- Jay Bilas, College Basketball analyst
• Bilas Honor Roll:
Brian Roberts, Dayton (31 points, 5 assists vs. Pitt)
Brian Butch, Wisconsin (21 points, 11 rebounds, 3 assists vs. Texas ... leadership)
Brandon Johnson, San Diego (27 points, 8 rebounds, 3 assists vs. Kentucky)
Danny Green, North Carolina (20 points, 4 rebounds, 5 assists vs. Valpo ... consistent)
Damion James, Texas (21 points, 15 rebounds vs. Wisconsin ... a machine)
Chris Gaynor, Winthrop (21 points, 1 turnover vs. Miami ... Chris Paul's cousin)
Tyler Hansbrough, North Carolina (23 points, 13 rebounds vs. Valpo ... POY)
Will Daniels, Rhode Island (28 points, 8 rebounds vs. Ga. Southern)
Tyrone Brazelton, Western Kentucky (29 points vs. Troy)
J.J. Hickson, NC State (33 points, 13 rebounds vs. Western Carolina)
Raymar Morgan, Michigan State (24 points, 8 rebounds, 2 assists vs. Wisconsin-GB)
Alonzo Gee, Alabama (21 points, 13 rebounds vs. GW)
• Two Seasons: Some teams have some extra time off before and after the holidays, and some are making it almost two seasons with a training camp sandwiched in the middle. Duke last played on Dec. 20 and will not play again until Jan. 6 against Cornell. This is the first time that Mike Krzyzewski has tried this approach, and when the players return this week, Duke will essentially be starting a new season with a new training camp. Oklahoma State is using the same period to go back to the fundamentals and teach young kids how to play, while using the experience it had to show the players the right path for the "new season" coming up. The Cowboys need to get in better shape, run more disciplined offense and better defend the bounce.
• Stock Dropping: I know us media types will probably never stop talking about a player's stock rising and falling every week. But, you can stop listening. So, please stop listening to all of that nonsense, and all of these silly lists and mock drafts. A player's stock does not rise and fall as does a traded commodity. There is only one time that the player's "stock" or value is important and that is on the eve of the NBA draft. We in the media will talk to a scout or a front office guy ... or worse someone they know that has talked to someone else, and then run out and write what they say like it is gospel. Well, it's not. Scouts don't draft players. You can take 20 scouts, and they will have several very different opinions on a player. Plus, some NBA people will put out some puffed up information on a player and watch all of the information addicts start drooling. It happens all of the time. The NBA draft doesn't matter right now. Neither do all of these mock drafts and rankings. Don't pay attention to them, especially if you are a player. And, if you want to have some fun, go back and look at some of the crazy projections that have been made over the past 10 years. They are a good reminder that this is an inexact science, and anyone trying to sell you on this stuff is also probably selling used cars. In 2003, Sports Illustrated quoted an unnamed NBA scout as projecting Peja Samardziski as the top pick of the 2005 NBA draft. Right now, after bouncing in and out of the draft over the past few years, Samardziski is projected as a second round pick. Does that sound exact to you? And, by the way, the best stock brokers don't overreact to stock performances day by day. They look at the fundamentals, gather all relevant information and make solid decisions over the long term. That's what the best NBA people do, too. If you are relying upon these rankings, then sell!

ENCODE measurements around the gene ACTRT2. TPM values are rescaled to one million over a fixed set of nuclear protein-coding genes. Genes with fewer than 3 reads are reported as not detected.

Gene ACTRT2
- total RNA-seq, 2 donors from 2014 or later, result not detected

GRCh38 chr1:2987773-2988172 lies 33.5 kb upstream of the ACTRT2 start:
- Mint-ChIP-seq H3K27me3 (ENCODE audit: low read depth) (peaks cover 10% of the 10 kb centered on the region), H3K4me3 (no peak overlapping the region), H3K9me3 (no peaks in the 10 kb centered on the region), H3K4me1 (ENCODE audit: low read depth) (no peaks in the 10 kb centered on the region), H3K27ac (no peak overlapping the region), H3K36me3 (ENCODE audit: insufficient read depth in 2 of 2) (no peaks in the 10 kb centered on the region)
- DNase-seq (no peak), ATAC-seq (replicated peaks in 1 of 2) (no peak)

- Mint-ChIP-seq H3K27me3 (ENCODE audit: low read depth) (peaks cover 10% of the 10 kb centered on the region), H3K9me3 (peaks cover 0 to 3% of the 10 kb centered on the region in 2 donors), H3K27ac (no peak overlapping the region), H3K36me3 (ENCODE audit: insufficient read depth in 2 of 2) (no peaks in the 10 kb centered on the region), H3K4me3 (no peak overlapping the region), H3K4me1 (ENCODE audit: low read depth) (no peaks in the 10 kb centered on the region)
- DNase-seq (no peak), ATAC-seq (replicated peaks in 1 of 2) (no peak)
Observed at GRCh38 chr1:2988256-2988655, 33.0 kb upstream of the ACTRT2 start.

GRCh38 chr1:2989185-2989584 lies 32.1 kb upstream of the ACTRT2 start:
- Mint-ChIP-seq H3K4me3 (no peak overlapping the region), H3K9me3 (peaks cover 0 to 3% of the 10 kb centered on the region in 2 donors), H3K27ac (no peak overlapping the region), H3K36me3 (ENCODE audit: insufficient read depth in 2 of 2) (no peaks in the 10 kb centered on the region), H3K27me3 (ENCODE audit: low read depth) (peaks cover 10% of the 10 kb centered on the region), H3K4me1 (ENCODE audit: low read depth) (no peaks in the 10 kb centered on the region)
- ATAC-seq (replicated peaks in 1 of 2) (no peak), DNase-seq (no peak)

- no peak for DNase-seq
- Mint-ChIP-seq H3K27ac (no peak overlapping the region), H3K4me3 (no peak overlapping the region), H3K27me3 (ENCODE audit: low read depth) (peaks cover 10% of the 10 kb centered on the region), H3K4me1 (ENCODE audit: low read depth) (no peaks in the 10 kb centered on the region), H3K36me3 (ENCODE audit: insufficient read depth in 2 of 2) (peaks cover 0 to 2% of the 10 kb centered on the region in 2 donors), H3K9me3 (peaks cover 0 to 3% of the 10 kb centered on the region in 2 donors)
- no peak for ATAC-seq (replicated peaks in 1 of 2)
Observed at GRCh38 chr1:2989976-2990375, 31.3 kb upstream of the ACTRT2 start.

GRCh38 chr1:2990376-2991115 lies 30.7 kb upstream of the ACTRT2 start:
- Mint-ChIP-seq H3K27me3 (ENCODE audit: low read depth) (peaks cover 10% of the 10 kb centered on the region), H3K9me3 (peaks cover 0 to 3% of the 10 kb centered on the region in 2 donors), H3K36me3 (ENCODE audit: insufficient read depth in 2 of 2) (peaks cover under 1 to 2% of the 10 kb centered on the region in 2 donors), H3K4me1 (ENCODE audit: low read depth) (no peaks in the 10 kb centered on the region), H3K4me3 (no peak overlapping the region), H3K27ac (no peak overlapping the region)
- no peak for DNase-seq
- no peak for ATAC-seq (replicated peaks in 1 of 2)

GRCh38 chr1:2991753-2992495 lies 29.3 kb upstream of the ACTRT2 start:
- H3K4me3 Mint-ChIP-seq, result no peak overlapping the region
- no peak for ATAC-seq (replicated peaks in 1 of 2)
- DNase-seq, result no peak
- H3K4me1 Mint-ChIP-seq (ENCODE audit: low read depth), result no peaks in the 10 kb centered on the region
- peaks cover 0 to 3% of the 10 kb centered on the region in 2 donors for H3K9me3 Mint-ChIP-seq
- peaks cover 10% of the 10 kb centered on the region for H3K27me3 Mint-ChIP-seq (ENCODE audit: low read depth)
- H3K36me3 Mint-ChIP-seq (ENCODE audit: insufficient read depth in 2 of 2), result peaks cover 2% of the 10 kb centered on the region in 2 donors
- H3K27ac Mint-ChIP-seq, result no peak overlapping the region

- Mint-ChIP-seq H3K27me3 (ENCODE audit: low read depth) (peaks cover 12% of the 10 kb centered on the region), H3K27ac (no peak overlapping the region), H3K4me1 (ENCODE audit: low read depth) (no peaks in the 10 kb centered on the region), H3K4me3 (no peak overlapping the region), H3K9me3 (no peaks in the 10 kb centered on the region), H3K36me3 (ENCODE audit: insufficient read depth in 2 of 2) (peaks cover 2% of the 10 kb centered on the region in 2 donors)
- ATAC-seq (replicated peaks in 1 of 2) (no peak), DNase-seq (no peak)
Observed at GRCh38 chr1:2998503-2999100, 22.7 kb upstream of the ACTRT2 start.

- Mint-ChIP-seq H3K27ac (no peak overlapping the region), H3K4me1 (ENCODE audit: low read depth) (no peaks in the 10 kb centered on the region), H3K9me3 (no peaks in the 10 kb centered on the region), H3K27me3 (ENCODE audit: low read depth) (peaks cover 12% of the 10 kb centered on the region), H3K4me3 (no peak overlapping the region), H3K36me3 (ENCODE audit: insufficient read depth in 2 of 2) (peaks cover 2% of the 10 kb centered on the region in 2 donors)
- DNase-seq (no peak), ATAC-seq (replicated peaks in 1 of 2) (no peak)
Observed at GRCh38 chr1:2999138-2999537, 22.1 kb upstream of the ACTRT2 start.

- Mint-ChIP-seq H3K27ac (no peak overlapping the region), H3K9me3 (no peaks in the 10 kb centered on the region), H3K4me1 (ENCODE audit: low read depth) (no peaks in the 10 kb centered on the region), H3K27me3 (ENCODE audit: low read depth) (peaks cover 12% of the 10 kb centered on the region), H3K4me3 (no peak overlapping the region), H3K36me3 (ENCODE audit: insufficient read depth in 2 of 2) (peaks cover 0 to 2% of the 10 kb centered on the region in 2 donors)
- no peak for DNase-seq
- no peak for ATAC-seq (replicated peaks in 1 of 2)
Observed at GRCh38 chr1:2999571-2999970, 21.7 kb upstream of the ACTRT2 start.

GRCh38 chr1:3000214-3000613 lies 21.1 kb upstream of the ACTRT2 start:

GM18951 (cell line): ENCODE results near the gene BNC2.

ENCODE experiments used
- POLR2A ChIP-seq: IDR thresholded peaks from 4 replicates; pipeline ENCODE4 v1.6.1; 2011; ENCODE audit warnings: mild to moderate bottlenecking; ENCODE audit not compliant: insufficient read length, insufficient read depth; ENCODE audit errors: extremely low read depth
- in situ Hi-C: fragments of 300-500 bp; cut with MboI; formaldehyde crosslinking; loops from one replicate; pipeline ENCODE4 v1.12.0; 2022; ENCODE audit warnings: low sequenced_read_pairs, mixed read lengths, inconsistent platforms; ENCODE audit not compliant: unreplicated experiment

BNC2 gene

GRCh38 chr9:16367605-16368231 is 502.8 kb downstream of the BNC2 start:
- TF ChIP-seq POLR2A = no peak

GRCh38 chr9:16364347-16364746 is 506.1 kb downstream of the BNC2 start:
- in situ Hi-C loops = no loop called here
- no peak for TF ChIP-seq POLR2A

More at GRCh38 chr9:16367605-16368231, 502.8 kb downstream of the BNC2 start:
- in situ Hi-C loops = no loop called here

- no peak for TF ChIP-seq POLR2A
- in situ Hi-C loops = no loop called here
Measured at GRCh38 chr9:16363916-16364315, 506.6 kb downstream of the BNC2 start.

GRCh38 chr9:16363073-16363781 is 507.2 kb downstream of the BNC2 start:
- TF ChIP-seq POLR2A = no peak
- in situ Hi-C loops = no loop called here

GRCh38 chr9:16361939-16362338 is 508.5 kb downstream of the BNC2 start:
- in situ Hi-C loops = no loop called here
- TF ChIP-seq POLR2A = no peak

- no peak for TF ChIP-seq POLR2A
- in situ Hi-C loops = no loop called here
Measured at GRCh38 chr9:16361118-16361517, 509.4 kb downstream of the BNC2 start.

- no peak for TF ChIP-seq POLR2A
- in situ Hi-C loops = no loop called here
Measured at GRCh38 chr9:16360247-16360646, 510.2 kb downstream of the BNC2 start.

• Gotta Be Lucky: You have heard how you have to be lucky to win big in college basketball. It's true. I'm not talking about a lucky shot or a lucky call or a lucky bounce, I'm talking about injuries. Nothing can tube a season faster than injuries, and that is a lot about luck. Every program does what it can to minimize injuries, but sometimes, they just happen. Look at Pittsburgh. The Panthers do everything right, and Mike Cook goes down against Duke and Levance Fields goes down against Dayton. Assuming Pitt cannot overcome these injuries, people will forget they happened and just look at the record and the bottom line. Cincinnati knows ... when Kenyon Martin went down in 2000, the Bearcats were No. 1 and a favorite to win it all. He broke his leg in the Conference USA tournament, and it was all gone. How many people remember that when talking about the best teams of 2000? When Scott May broke his arm in the 1975 NCAA Tournament, Indiana was unbeaten. The Hoosiers lost to Kentucky. With May, Indiana could have gone two straight years without a loss. There are countless other seasons that have been negatively affected by injuries. Pitt's is just another one. You have to be lucky, too.
• Fool Me Once: Missouri lost on the road to Mississippi State, which is certainly not a disgrace. However, it is also not unheard of this season. It wasn't that Mizzou lost, it was how they fouled a 3-point shooter down the stretch ... twice. If you foul a 3-point shooter in a late game situation twice in a season, it would be too much. To do it twice in successive possessions, that is simply undisciplined defense. It is also a good recipe for losing on the road.
• Learning to Win: Teams have to learn how to win, and how to prepare to win. When you have youth and inexperience, or if you have an older team that has not been there before, it shows. Coach-directed teams only go so far, and one of the best ways for players to learn is from older teammates. There just aren't enough of them.